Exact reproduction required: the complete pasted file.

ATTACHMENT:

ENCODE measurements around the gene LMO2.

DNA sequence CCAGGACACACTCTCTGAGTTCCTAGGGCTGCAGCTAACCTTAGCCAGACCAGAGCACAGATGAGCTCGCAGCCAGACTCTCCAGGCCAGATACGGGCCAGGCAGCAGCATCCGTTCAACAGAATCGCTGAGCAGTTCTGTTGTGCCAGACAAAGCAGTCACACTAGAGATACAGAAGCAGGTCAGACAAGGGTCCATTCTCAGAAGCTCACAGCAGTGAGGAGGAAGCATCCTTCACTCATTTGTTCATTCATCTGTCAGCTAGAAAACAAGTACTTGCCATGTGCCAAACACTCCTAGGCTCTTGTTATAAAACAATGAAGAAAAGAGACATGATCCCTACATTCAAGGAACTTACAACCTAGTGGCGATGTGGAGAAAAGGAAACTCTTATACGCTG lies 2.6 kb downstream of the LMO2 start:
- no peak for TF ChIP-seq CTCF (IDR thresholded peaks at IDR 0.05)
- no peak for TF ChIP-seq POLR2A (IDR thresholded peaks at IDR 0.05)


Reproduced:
ENCODE measurements around the gene LMO2.

DNA sequence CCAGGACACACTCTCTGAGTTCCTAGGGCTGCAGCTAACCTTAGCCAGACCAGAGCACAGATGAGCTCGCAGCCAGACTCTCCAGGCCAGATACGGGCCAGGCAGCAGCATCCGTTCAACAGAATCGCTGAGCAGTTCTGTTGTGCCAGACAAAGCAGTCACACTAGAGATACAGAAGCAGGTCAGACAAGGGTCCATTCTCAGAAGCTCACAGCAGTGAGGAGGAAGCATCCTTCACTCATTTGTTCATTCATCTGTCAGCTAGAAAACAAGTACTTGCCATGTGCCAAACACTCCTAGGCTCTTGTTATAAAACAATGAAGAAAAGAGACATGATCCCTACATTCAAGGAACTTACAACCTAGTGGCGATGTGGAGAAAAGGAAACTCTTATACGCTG lies 2.6 kb downstream of the LMO2 start:
- no peak for TF ChIP-seq CTCF (IDR thresholded peaks at IDR 0.05)
- no peak for TF ChIP-seq POLR2A (IDR thresholded peaks at IDR 0.05)